Mentalization at Menninger
Kula Moore, a psychiatric rehabilitation specialist at The Menninger Clinic and a board-certified art therapist, combs through an oversized folder of her patients’ latest work to share with colleagues.
She lays out brightly-colored abstract drawings and flaming red pieces made with chalk pastels, markers, crayons and pencils on the surface of a table. Moore presents each drawing and shares what each patient was trying to express when they made each piece.
“Art therapy is not about making masterpieces or things that you would necessarily hang on your wall,” Moore said. “A lot of times the art people make is very personal and it deals with treatment issues.”
Moore’s evidence-based, mentalization art therapy groups at Menninger help her patients externalize their thoughts, emotions, feelings and relationships. Mentalizing helps patients connect with other people in their therapy group, the therapist and even with family and friends.
Moore starts each session by giving her groups a prompt. Sometimes she asks them to express emotions in a landscape, or she might invite them to represent a relationship that is important to them.
“Artwork is an accelerant to that process because they don’t expect to put as much on the page as they do,” Moore explained. “With our words, we can filter and we can hide and we can do more image control verbally than we can visually with art materials and paper. I think sometimes it is unexpected for patients—they don’t expect for it to be as powerful as it is.”
In addition to her roles at Menninger, Moore is the founder of Art Therapy Houston, an organization that provides art therapy and counseling services to children, adolescents and families. She is also working with a group from the United Kingdom to publish research that focuses on the difference between how patients understand visually as opposed to how they understand verbally. One of Moore’s patients in Menninger’s Compass Program, which serves individuals ages 18 to 30 who are struggling to manage the transition from adolescence to adulthood, found that art therapy unlocked feelings she had no other way of releasing.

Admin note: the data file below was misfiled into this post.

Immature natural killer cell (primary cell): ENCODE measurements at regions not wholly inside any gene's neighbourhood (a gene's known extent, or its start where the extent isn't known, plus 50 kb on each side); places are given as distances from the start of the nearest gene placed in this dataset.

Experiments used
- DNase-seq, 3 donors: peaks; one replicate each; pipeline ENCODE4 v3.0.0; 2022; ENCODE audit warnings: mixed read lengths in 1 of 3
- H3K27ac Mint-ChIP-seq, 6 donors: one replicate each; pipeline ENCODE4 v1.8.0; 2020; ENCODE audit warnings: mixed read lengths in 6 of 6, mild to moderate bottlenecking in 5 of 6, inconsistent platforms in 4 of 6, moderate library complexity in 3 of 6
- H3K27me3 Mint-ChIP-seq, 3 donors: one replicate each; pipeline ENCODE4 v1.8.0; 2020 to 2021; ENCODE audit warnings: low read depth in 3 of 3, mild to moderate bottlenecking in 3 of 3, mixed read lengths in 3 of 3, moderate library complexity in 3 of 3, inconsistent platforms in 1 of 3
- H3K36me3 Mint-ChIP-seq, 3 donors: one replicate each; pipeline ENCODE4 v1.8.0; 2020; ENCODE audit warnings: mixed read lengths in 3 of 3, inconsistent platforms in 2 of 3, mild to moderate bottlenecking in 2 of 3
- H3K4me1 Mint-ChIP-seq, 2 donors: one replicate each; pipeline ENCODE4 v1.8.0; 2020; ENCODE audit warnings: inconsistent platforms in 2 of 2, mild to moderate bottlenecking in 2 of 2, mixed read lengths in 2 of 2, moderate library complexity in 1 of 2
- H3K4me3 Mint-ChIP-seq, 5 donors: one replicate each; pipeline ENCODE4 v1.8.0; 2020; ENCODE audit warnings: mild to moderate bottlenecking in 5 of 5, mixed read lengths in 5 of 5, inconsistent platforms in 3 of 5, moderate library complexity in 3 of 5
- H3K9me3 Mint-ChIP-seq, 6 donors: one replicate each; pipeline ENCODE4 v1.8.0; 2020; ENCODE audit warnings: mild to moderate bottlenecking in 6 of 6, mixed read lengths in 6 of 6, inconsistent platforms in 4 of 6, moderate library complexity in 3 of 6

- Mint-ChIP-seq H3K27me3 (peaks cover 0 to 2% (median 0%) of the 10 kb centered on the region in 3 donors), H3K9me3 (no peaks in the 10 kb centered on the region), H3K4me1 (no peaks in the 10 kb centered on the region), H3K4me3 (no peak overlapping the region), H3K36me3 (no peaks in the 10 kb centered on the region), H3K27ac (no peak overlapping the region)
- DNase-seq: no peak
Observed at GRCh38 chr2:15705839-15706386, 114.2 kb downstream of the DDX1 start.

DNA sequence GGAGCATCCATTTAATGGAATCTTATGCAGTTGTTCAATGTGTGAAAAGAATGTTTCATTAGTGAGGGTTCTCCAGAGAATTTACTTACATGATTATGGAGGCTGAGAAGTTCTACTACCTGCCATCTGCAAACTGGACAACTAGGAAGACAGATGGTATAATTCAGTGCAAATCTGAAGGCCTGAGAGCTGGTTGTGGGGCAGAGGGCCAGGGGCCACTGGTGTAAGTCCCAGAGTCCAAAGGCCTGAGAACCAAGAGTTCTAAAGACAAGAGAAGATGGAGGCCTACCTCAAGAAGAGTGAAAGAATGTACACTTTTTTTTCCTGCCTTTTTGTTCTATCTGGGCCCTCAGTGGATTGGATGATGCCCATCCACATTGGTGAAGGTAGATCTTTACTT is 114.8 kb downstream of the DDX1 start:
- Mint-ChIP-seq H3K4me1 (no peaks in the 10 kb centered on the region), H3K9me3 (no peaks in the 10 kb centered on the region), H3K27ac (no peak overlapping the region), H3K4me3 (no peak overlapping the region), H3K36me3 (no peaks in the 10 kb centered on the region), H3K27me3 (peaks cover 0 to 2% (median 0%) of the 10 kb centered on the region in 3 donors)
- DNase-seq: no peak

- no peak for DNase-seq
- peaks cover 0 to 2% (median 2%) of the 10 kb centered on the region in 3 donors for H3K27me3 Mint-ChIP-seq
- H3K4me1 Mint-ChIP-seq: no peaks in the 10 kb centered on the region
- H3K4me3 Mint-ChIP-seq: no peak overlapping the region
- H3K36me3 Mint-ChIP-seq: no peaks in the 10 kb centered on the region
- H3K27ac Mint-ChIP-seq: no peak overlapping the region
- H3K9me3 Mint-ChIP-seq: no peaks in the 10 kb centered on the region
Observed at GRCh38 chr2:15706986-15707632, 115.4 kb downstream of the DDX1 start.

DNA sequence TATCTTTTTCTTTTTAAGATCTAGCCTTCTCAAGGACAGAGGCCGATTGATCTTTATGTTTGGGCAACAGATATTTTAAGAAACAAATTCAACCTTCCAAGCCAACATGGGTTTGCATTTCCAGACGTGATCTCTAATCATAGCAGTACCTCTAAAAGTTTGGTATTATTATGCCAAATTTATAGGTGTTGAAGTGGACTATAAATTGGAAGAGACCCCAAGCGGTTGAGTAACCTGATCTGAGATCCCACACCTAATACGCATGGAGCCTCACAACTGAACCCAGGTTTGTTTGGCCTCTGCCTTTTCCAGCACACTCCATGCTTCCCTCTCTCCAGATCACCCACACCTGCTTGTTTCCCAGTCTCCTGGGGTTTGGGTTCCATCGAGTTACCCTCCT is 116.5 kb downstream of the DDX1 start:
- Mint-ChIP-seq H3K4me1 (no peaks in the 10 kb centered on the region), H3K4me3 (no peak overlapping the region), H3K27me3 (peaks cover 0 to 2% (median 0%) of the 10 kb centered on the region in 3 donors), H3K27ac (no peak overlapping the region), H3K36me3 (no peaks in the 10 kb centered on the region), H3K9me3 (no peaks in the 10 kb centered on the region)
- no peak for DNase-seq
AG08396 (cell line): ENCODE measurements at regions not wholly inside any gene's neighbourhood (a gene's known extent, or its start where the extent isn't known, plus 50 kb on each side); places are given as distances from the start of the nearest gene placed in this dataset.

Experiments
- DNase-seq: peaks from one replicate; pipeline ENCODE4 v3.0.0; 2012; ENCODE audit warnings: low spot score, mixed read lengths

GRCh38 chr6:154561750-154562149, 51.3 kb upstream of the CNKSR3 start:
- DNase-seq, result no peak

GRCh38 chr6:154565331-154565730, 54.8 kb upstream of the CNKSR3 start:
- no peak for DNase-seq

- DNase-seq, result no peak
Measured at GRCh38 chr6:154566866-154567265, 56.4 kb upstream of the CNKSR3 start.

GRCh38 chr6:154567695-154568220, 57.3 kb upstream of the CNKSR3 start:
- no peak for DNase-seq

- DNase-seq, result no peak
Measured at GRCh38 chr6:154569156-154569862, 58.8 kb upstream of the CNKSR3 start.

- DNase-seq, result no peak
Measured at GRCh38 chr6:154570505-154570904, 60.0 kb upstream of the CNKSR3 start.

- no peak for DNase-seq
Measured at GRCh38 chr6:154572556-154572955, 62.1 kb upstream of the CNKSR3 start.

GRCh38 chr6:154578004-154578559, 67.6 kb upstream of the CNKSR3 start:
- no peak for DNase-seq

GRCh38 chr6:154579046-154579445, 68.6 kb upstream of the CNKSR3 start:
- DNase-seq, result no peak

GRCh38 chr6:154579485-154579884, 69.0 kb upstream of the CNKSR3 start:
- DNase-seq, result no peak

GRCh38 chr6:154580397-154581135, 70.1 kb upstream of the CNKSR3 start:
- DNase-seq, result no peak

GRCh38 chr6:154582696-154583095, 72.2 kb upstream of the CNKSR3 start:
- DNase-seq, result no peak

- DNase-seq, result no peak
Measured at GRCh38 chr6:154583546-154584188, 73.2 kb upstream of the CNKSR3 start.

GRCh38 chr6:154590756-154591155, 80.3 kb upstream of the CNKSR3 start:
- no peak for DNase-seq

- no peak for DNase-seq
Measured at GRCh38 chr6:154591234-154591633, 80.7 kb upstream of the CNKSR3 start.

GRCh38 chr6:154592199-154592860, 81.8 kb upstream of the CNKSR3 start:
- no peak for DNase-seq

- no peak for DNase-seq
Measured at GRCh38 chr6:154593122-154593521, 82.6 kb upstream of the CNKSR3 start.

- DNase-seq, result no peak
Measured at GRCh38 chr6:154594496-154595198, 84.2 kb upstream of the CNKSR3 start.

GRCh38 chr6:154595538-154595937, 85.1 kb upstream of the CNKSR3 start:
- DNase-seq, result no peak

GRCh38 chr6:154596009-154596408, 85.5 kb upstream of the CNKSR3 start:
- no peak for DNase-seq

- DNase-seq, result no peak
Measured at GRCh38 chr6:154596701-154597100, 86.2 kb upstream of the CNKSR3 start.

“She came in with a lot of difficulties internally. She had a lot of difficulty expressing her emotions,” Moore said.
The patient made her first drawing with chalk pastels, filling an 8 x 10 page with fiery blasts of red, yellow, orange and black, surrounded by a large black border.
“She said that is how her anger feels, that it can destroy anything it touches and she is afraid of it and to let it out, afraid of it destroying her relationships and other people,” Moore said. “I remember perfectionism was a huge thing for her, so the fact that she pushed herself to use a more loose, messy material was a big step.”
After five weeks of working with the patient, Moore saw a shift in her art. Moore showed the group her patient’s final piece—a drawing made with markers that also included lightning bolts she added, using collage.
“The collage, I think, is interesting because it shows depth, how she used the cut and paste method,” Moore said. “It was consistent in what she was trying to represent—that there is complexity, that it’s not all bad. She can have moments of light where she feels like herself and lively again, which is what these bolts represented, versus the dark, which still exists. She’s still struggling, but the fact that she could recognize the moments where she could be fine, I think, is helpful.”